World War II R&D Spending Catalyzed Post-War Innovation Hubs
Federal support for research led to a surge in wartime patenting and also propelled innovation hubs that fostered post-war discoveries and related employment growth.
A large, mission-driven government research and development (R&D) program can have far-reaching effects on the growth of technology clusters and the direction of technological progress. This is the conclusion of Daniel P. Gross and Bhaven N. Sampat in Inventing the Endless Frontier: The Effects of the World War II Research Effort on Post-War Innovation (NBER Working Paper 27375).
The researchers analyze the US government’s unprecedented effort in World War II to mobilize science for war through the newly created Office of Scientific Research and Development (OSRD). The OSRD entered into over 2,200 R&D contracts with industrial and academic contractors, spending roughly $7.4 billion in current dollars. The OSRD’s outlays more than doubled the government’s previous spending on scientific research. The researchers show that these investments had large effects on the direction and location of US invention and on high-tech industrial employment, setting in motion forces of agglomeration that shaped the technology clusters of the postwar era.
The researchers use archival records to create a dataset of OSRD contracts that includes detailed information on the contractors and the inventions and scientific publications they produced. They merge these records with data on the complete US patent record and on patenting abroad. They compare pre- and post-war patenting in technology areas that received substantial support from the war effort. They also compare patenting in these areas in the US and in foreign countries, and they compare patenting in US counties that received large versus small infusions of funding.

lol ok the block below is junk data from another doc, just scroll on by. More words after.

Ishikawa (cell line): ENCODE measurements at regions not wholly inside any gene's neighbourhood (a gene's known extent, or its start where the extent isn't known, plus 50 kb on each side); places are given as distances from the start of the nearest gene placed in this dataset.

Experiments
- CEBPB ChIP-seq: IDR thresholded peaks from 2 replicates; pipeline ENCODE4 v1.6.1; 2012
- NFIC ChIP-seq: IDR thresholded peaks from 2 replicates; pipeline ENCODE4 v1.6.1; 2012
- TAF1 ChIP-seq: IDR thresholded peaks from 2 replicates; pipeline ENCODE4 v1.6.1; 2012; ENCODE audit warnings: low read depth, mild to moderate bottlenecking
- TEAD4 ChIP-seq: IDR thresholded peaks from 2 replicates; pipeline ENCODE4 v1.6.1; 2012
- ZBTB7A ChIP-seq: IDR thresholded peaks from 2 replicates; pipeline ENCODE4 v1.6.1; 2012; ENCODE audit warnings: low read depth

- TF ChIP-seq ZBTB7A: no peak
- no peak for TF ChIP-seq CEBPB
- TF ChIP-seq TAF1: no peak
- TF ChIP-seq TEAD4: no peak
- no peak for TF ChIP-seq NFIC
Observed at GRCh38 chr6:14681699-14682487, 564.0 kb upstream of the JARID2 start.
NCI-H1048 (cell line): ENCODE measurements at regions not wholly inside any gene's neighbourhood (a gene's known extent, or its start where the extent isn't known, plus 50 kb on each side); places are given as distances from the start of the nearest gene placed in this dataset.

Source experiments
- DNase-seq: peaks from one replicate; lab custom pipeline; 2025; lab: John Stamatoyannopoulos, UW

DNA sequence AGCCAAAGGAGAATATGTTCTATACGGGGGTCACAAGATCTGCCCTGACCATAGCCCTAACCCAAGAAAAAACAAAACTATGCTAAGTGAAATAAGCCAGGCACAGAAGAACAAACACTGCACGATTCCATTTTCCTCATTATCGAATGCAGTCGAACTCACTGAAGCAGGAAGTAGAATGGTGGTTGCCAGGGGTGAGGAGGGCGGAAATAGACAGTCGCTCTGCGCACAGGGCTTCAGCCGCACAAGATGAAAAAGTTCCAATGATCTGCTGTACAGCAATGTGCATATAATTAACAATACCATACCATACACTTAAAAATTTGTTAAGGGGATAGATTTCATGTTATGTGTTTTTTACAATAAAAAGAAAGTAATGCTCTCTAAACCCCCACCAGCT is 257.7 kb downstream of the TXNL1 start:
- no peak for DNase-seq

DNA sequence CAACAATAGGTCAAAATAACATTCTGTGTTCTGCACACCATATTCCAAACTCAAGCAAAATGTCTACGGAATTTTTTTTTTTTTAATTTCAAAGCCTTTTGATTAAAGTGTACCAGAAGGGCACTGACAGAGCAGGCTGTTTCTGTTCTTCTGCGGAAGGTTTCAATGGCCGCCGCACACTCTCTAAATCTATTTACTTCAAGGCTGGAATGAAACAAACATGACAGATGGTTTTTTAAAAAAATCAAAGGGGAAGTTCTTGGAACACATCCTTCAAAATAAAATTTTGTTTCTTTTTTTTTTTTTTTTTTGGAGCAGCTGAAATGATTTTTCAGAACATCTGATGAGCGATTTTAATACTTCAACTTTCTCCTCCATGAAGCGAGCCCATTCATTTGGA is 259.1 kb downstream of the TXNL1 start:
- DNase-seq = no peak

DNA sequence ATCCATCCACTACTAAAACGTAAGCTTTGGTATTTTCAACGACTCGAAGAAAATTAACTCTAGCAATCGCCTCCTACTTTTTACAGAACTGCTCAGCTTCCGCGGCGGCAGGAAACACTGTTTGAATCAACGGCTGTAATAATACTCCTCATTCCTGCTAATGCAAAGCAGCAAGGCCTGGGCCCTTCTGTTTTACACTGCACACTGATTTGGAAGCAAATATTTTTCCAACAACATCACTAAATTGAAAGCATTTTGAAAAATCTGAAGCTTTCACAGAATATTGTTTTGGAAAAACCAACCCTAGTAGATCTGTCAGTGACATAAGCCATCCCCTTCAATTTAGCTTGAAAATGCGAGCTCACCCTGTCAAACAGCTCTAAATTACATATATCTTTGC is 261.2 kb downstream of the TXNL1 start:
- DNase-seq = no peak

The study finds a clear divergence in the technological focus of patenting between the US and other Allied countries after the war. By 1970, US patenting in the technologies that were the focus of OSRD-supported research was more than 50 percent higher than in Great Britain and France.
The researchers also find sharp effects on the geography of domestic invention. When they compare counties and technology areas in which OSRD funding was most concentrated with those with less OSRD-supported research activity, they find that patenting surged during the war, fell back to pre-war levels when the conflict ended, and subsequently experienced a long-lived takeoff with persistent growth. This growth appeared to be concentrated in counties that were already patenting more heavily in these technology areas before World War II. The researchers conclude that although the wartime research effort did not create these technology clusters per se, it set in motion forces that led to growing agglomeration and widening disparities in the inventive output of different parts of the country.
Local research ecosystems sprang up in the locations and technology areas where OSRD activity was concentrated, including universities, federally funded research centers, and private invention. In communications and electronics manufacturing — industries that were closely tied to the wartime research effort — doubling of OSRD patents in the 1940s is associated with 60 to 65 percent higher employment in the 1970s. OSRD support seems to have built up local scientific and technological capabilities which allowed local innovation to thrive after the war and created jobs in associated manufacturing industries.
— Lauri Scherer